Every year in August, the constellation Orion returns to northern hemisphere skies at dawn, bearing with him the brightest star in our sky after the Sun ~ the star Sirius.
Sirius played a significant role in every aspect of Ancient Egypt culture, a role that carried on well into the 20th century, because its heliacal rising in mid-August each year was the signal from the natural world that the mighty river Nile was about to flood. At the heliacal rising of Sirius, people would move off the flood plain to make way for the river, which would rise up to 46 feet in some places!
The ‘heliacal rising’ is the first appearance of a bright star in the morning sky, before sunrise. It’s a word that derives from Helios, the Greek God of the Sun who bore the Sun through the sky in his golden chariot.
The Ancient Egyptian Sun God was Ra, who was credited with the creation of all forms of life.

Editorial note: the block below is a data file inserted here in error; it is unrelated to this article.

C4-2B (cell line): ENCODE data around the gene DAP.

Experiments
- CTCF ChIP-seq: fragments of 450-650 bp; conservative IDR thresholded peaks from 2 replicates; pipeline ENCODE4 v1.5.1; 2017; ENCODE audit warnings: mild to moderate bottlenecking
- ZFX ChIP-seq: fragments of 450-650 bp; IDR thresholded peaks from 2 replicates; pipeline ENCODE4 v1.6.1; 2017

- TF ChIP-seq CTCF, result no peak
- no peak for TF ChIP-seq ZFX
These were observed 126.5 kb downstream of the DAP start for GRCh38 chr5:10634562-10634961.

In Ancient Egyptian culture there were two calendars for measuring the cycle of the year: the solar calendar of Ra; and the calendar used for measuring the return of Sirius. The year itself was divided into three seasons, based on the rhythmic return of Sirius.
There is no appreciable rain fall in Egypt, and this, coupled with population growth and technological advances, eventually led to the building of the Aswan Dam, which opened in 1970, causing the annual flood cycle of the Nile to come to an end.
Still, Sirius continues to rise, and ceremonies celebrating the annual flood still occur, which is understandable, given that the dam is not quite 50 years old, but the cultural life inspired by the Nile’s annual flooding has existed through all ages of recorded history, and was rooted in the stars.